In his column today, George F. Will is exercised about a case he thinks the U.S. Supreme Court should hear on certiorari from the Illinois supreme court. It concerns an act of the Illinois legislature mandating a transfer of 3% of the gross receipts from the wealthiest of the state’s riverboat casinos to the state’s five racetracks, in an effort to bolster Illinois’s flagging old horse racing industry with proceeds from its booming new casinos.
The state supreme court, in a unanimous ruling last June in Empress Casino v. Giannoulias, upheld the act against various challenges, including under the “takings” clause of both the state and federal constitutions. Will thinks the U.S. Supreme Court should take the case, and hold the law is an unconstitutional taking, because it seizes money from A and gives it to B–”without even laundering the money through the state treasury,” he points out. (The casinos make daily payments to a “Horse Racing Equity Trust Fund,” which disburses those daily contributions to the racetracks within 10 days.) In high dudgeon, Will declares “the U.S. Supreme Court should take the Illinois case and reject the preposterous idea that money is not property within the scope of the takings clause.”
But there is a very good reason why “money is not property” where the takings clause is concerned. The clause makes no sense otherwise. The Illinois scheme is a form of taxation. First, consider if the funds had been “laundered” through the treasury–i.e., collected like any other tax in payment to the state’s general funds, then paid out to the racetracks as a state subsidy via ordinary appropriations, exactly matching whatever amount was received from the casinos. How would this be any less a transfer of A’s money to B?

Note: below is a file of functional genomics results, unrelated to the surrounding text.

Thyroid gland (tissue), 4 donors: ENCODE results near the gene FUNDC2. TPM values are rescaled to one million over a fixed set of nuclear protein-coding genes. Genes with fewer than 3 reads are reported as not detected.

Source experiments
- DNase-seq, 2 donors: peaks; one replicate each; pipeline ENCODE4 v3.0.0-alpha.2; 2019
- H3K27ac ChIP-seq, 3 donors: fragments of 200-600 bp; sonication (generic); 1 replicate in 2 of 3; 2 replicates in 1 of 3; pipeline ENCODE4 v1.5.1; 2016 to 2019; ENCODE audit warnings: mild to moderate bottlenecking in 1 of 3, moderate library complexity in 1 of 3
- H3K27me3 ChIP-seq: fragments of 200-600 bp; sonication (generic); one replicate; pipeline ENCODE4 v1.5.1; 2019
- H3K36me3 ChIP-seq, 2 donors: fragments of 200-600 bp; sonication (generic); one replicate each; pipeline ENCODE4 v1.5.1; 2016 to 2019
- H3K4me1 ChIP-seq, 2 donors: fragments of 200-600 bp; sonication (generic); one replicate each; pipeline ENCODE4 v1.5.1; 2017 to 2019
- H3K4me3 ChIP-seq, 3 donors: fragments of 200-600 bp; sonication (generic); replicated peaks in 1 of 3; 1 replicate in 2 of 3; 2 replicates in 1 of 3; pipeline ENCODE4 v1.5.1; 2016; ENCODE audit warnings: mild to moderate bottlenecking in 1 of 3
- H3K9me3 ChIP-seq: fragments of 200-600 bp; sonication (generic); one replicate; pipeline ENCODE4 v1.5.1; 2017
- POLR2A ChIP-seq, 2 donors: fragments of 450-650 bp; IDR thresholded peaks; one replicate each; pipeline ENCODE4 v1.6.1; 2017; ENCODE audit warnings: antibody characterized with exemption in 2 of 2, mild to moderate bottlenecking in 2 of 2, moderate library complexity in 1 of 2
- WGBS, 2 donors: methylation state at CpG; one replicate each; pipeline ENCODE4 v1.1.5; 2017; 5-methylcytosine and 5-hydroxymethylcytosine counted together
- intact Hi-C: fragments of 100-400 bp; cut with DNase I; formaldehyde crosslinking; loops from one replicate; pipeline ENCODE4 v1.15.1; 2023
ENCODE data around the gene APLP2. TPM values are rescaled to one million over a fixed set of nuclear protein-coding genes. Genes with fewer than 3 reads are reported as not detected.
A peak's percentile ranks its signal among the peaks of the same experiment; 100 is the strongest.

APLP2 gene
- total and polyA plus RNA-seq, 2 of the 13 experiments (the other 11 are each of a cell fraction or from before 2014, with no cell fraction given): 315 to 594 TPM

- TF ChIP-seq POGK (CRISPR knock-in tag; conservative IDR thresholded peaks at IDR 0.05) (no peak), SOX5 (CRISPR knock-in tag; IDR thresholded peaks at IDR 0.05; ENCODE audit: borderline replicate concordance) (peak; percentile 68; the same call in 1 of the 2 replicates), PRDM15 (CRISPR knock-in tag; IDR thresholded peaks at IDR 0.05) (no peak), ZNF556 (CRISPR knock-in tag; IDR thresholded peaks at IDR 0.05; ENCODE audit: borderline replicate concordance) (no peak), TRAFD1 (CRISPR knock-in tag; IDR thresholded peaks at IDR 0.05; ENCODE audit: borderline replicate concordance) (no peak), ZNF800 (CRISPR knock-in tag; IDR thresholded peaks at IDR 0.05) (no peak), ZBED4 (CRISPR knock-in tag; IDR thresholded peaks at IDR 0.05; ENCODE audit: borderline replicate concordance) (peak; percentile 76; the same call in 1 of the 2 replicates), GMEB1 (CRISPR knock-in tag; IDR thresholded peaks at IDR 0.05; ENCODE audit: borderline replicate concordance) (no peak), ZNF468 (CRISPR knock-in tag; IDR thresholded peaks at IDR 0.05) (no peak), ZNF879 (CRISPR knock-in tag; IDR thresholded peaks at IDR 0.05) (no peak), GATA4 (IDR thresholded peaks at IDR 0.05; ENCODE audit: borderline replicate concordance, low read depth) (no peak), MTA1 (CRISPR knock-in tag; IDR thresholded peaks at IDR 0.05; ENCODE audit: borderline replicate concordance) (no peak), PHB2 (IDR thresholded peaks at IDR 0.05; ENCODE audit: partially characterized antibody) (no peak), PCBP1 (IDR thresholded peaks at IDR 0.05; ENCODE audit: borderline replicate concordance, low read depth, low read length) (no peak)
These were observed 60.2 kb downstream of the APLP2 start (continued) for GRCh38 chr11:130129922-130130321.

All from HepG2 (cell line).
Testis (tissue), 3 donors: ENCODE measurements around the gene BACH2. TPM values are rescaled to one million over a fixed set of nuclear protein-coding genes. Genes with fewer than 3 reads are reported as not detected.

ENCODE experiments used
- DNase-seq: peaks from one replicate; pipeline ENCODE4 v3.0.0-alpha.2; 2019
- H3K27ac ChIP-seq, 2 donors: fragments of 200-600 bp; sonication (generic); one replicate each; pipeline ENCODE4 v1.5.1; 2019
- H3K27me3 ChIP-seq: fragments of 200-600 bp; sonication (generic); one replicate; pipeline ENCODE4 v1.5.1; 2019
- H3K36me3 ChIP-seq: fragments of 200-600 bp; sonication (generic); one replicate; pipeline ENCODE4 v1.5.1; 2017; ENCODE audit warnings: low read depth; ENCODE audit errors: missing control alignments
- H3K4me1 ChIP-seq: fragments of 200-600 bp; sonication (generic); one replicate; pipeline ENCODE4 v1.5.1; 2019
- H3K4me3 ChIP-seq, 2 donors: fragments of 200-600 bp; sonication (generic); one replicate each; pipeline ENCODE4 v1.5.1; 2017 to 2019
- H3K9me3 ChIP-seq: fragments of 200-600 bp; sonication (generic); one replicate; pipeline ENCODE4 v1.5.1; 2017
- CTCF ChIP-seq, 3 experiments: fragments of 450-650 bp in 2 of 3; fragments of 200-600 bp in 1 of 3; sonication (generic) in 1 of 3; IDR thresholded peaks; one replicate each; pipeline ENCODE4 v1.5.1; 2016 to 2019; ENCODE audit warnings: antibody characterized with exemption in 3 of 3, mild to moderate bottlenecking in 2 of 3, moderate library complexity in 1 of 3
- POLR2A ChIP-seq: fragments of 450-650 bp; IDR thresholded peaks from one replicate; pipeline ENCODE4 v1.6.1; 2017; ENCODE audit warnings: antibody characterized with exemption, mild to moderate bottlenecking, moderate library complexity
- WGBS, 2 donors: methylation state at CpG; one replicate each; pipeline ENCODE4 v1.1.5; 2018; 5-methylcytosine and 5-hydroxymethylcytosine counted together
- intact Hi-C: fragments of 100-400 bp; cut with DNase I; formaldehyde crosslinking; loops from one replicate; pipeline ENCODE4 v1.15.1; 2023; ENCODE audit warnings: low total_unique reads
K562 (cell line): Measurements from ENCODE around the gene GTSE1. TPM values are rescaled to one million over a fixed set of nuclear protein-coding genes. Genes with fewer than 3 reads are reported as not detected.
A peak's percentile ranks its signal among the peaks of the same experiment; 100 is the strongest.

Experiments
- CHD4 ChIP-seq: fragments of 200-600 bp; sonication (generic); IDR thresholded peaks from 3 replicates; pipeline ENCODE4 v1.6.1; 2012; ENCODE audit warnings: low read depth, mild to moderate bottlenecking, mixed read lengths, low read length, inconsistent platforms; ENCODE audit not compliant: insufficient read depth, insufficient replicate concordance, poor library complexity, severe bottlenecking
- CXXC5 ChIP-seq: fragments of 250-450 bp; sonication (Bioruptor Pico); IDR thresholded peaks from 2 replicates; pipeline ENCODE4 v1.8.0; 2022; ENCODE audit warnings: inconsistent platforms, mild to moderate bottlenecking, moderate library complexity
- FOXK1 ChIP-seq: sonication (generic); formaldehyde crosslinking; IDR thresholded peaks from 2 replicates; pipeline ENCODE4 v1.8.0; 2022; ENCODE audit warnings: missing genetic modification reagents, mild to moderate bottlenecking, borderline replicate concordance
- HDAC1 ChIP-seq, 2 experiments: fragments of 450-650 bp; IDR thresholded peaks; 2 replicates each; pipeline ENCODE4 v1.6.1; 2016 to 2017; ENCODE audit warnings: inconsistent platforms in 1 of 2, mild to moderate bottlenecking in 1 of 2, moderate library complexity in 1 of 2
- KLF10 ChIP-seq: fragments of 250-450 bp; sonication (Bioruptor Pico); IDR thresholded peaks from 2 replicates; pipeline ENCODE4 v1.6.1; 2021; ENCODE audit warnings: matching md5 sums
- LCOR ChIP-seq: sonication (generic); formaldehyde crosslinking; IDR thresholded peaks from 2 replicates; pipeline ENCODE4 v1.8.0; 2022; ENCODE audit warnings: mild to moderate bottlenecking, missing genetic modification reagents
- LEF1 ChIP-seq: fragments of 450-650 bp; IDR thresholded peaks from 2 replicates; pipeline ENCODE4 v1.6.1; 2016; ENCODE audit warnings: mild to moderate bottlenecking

Now, consider the takings clause: “nor shall private property be taken for public use, without just compensation.” Adjudication under the clause poses three questions: Is a public act a taking of private property? Is it for a public use? And is the taking compensated? The questions cannot be posed in isolation from one another. If a taking has occurred, and is not for a public use, then a court may invalidate it. But if a taking has occurred, and the property will be put to public use, then the taking must be justly compensated, with money from the treasury equaling the value of the thing taken.
Do you begin to see the problem? A tax cannot be the subject of a takings suit, because if the answer to the “public use” question is that the taking was valid, then there still must be compensation–and that will mean that the tax money, to the last penny, must be returned. This would mean that every valid tax would be cancelled out as a taking, and that is an intolerable absurdity. So, if a tax meeting the public use requirement cannot be subjected to the strictures of the takings clause without an absurd result, then it follows that it is an error to pose the “public use” question about a tax in the first place. Hence it is an error to bring any part of the takings clause to bear on a state’s use of its power to tax and to spend, and no tax, however blatant it is as a wealth transfer, can be subject to the clause at all.
There is another angle of attack on wealth transfers of this kind, resting on the due process clause, which was classically understood as forbidding the forced giving of A’s property to B as not law, but a decree that fails the test of a generally applicable law. For a number of reasons, I don’t think that kind of challenge would work in this instance. But it’s dead certain that the takings clause has no proper application to a case of this kind.